Roman camp at Segedunum
The more recent history of North Tyneside (created in 1974) is largely the story of shipping and coal mining, but written history goes back to the time when the Roman invaders fixed the Tyne as the northern most frontier of their might empire.
At Wallsend they built a camp called Segedunum, and from this point Emperor Hadrian's Wall stretched westward across the country to the Solway. Segedunum was an important military station, covering a four acre site close to where the Swan Hunters Shipyard now stands.
It was here the Romans landed grain and other supplies for troops along the Wall. An area of the fort has been exposed and shares the site with an award winning museum and interpretation centre. It also enjoys World Heritage site status.
Remains of a more recent, yet still most ancient, fortification stand at Tynemouth on the headland which overlooks the entrance to the Tyne.
Here is the massive 14th century gatehouse to the Castle through which the ruin of Tynemouth Priory is approached. There is thought to have been a church on the Priory Site since the 7th century.
The original monastery, destroyed by the Danes in 865, was finally abandoned in 1008. It was refounded by the Benedictines of Durham in the latter part of that century. The body of Malcolm Canmore King of Scotland was buried at Tynemouth after he fell at Alnwick in 1093.
Seventeen years later St. Oswin was also buried there.
Lord Collingwood and the Battle of Trafalgar
Close by the Priory, above Priors Haven, stand the Collingwood Monument and the Volunteer Life Brigades Watch House. The statue of Lord Collingwood gazes out across the mouth of the river and beyond, flanked by four guns taken from the old Royal Sovereign, the flagship in which he led the British Fleet into battle at Trafalgar.
The coast and fishing industry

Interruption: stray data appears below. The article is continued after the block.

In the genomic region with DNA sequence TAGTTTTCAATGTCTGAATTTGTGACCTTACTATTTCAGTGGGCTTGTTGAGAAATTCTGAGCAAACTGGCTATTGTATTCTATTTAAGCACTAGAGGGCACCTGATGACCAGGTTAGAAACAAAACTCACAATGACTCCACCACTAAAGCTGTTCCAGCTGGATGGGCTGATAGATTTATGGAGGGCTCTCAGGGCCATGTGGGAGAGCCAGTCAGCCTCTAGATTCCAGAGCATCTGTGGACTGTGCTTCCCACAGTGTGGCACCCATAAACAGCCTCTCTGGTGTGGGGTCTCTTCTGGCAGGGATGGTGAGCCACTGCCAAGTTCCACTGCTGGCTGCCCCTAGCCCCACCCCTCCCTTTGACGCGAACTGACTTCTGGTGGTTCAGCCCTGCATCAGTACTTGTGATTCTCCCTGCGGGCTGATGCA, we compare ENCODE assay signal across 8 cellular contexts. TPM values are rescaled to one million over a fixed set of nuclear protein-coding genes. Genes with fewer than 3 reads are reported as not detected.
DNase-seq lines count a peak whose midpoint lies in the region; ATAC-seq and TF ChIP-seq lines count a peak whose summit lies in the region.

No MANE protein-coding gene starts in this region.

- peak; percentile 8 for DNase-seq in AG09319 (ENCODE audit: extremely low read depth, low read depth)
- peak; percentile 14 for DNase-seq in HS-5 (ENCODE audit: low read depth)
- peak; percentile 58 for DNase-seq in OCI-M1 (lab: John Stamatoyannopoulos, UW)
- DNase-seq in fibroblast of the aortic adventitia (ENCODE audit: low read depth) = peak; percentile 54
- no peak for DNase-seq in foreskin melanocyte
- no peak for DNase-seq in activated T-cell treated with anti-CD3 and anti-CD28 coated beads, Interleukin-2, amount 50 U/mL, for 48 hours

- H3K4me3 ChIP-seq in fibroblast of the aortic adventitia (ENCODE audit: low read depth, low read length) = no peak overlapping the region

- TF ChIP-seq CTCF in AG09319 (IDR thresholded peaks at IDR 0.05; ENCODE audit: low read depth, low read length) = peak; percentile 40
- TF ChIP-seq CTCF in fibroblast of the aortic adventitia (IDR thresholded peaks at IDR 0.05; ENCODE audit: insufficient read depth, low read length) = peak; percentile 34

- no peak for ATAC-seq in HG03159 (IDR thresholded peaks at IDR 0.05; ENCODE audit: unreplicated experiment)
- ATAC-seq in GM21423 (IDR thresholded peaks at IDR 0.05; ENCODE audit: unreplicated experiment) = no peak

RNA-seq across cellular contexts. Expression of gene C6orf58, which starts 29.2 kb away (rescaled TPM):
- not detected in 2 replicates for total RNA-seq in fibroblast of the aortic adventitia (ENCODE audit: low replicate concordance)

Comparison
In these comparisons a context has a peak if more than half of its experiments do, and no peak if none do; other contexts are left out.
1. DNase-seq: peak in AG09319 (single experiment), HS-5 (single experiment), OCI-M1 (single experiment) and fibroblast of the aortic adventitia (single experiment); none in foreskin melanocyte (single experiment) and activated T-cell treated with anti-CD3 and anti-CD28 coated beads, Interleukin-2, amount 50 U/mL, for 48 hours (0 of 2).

The Watch House, HQ of the Tynemouth Volunteer Life Brigade, houses several relics of ships which have come to grief on the treacherous Black Midden rocks. Founded in 1864, the Tynemouth Brigade was the first to founded in Britain.
Heading northwards along the coast from Tynemouth one might be excused for imagining the four mile stretch of coastline had anything more industrious than a crowd of holidaymakers splashing in the waves.
The long sweeping curve of Tynemouth Long Sands leads to a sheltered bay of Cullercoats snuggling beneath its tall cliffs. Then onto Whitley Bay with a tremendous spread of sandy beach leading upto St Mary's Island and Lighthouse.
Coal was certainly being extracted from seams at Whitley Bay and Cullercoats in the 17th century, and wooden wagon ways were being used to haul it down to the pier at Cullercoats. Some of the coal was used to stoke the slat pans, which provided Cullercoats with a second important string to its industrial bow, before the fishing industry started to grow.
The fishing industry also saw the growth of the Fish Quay area of North Shields, which subsequently stimulated Georgian development further northwards where the current town centre now stands.
Coal and the industrial revolution
During the years of the industrial revolution, North Tyneside gave the world a clear lead in several fields, but two of these deserve special mention. They are the locomotion and steam turbine.
The men whose names are forever linked with these developments are George Stephenson and Sir Charles Parsons. Stephenson was an Engineer at the old Killingworth Colliery and developed his first locomotives here for hauling coal down to the staithes at Wallsend for shipment.
Stephenson's Cottage still stands on Great Lime Road in Forest Hall and the Sun Dial carved from stone by George and his equally famous son Robert, still counts the hours above the front door.
Killingworth Village is close at hand and is one of twelve conservation areas designated by the Borough so that they remain as part of the North Tyneside heritage for future generations.